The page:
The Great Bubble Gum Caper
When I was eight years old, I stole a pack of sour apple bubblegum from the grocery store, after my mom said she wouldn’t buy it for me.
I, a budding Moriarty, took the gum out of the wrapper while she was turned around, and then slammed the sweet morsel into my mouth. I’ll never forget how the sharp flavor made my mouth water. Or how, in the final moments of parental prohibition, my mouth turned into a dastardly wrinkle of a smirk. My mother said “No,” and in response I fired the first shots in a war of liberty against all tyranny.
My moment of triumph transformed to sorrow when she looked at me, and her face melted into a visage that was normally followed by a low alto condemnation, “Seth, what did you do?”
Thief. Robber. Convicted without a proper trial. The evidence of my crime — which I still believe to this day was circumstantial — was pried out of my mouth. My penance was to take the gum back into the store and confront the manager.
She put the half-chewed gum in my hand, which was exactly as slobbery and sticky as you can imagine, and forced me apologize to the proprietor of the Piggly Wiggly in Snyder, Texas.
The Weed of Crime Bears Bitter Fruit
I think about this story whenever I talk to someone about online piracy because that lesson taught me this: Mark Twain is correct when he said, “The preciousness of a thing is found in its prohibition,” but it is also true that the sweetness of a thing is directly tied to how it was attained.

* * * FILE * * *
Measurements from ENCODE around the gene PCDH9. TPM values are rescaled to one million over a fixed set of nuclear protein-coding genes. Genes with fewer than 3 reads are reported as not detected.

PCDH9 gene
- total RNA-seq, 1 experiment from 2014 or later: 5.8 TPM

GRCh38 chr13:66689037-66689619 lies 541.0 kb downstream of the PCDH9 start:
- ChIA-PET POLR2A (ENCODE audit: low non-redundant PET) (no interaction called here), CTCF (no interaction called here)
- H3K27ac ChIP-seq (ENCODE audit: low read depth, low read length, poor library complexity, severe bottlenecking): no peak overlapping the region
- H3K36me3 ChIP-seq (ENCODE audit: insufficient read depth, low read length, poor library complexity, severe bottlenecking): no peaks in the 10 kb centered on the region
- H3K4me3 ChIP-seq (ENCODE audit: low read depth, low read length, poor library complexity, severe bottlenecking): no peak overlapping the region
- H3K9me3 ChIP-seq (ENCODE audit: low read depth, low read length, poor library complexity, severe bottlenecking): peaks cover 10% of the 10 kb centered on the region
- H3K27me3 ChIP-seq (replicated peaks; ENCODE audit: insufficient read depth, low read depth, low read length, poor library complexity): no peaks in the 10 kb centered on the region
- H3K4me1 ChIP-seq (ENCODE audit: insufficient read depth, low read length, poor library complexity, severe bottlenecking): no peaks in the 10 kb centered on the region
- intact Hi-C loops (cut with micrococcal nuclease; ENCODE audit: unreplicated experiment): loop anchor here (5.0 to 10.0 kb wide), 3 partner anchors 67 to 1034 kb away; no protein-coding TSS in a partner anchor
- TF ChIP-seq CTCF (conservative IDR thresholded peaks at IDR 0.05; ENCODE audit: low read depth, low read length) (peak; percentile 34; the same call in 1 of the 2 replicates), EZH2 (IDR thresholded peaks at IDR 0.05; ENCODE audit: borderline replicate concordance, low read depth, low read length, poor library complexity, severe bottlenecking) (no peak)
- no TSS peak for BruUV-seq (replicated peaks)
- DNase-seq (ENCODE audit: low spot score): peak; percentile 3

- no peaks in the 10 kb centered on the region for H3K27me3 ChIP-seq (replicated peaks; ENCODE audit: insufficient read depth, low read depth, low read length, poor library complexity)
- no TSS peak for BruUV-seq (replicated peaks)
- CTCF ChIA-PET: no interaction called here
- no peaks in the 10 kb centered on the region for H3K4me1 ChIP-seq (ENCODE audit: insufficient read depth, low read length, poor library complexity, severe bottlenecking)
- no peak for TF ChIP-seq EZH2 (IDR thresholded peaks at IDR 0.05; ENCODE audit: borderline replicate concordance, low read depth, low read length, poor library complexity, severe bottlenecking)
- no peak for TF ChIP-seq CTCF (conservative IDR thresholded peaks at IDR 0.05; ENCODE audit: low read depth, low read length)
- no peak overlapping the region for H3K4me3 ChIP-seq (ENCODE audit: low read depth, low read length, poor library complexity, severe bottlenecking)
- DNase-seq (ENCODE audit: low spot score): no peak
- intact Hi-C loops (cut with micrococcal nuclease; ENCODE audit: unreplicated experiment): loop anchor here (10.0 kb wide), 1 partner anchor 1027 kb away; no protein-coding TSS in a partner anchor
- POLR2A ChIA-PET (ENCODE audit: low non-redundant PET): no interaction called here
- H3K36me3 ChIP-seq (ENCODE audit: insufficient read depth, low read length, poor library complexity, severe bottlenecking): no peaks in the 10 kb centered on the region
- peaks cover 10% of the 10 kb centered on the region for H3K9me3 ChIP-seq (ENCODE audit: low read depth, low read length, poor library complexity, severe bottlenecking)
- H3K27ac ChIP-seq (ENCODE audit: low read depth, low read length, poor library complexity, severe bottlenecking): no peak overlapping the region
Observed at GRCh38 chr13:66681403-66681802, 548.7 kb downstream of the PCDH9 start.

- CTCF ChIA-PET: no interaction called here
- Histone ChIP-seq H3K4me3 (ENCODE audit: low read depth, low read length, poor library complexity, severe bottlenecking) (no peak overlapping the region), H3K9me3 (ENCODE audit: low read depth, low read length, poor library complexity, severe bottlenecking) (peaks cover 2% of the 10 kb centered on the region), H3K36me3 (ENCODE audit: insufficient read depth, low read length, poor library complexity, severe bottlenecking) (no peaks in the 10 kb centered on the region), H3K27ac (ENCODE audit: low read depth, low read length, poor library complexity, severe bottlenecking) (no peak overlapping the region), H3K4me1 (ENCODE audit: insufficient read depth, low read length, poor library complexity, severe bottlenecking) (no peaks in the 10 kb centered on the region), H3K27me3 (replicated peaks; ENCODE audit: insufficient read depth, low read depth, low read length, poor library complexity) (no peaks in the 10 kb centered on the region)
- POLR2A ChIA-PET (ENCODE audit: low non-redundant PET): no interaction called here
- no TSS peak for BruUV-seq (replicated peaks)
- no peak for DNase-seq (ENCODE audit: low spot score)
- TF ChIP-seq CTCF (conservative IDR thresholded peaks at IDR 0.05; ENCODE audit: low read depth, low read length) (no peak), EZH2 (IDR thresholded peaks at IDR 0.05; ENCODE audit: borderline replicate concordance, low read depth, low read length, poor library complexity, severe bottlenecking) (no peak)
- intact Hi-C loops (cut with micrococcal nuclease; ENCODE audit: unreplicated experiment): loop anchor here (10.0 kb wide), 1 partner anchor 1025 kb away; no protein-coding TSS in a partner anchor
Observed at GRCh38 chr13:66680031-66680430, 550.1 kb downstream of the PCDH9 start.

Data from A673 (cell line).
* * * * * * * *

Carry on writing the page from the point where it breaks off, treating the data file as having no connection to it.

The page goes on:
I’m guilty of online piracy. That’s a fact.
I’ve watched pirated movies that I didn’t pay admission fees or rental costs for.
I’ve stolen music — making me a part of a 12.5 billion dollar crime. Though, to my greater shame, most of what I downloaded was Country Western music that no one wanted to listen to anyway.
As Internet patrons, we are all guilty (in some way or another) of downloading things we didn’t pay for or frequenting websites that stream movies still in theaters. And the deeper truth is that in our desire to be entertained, we’re hurting the art forms we find ourselves enjoying, not sticking it to the Man/Hollywood/Big Business.
The truth is this: we love art, we just love money more.
Beauty is Worth the Cost
I could focus this article on the hard numbers of how rampant torrents and online piracy steal money away from the artists, writers, and musicians who create art, but I’m afraid the hard numbers aren’t my thing. That’s more for people who understand math, economics, and honestly, anything harder than long division — people like Stephen Siwek.
My argument here is that we should foster an internet community that embraces art with financial recklessness. Because the beauty that art provides elevates us as a global community, and that’s something worth embracing with our own personal fortunes, no matter their size.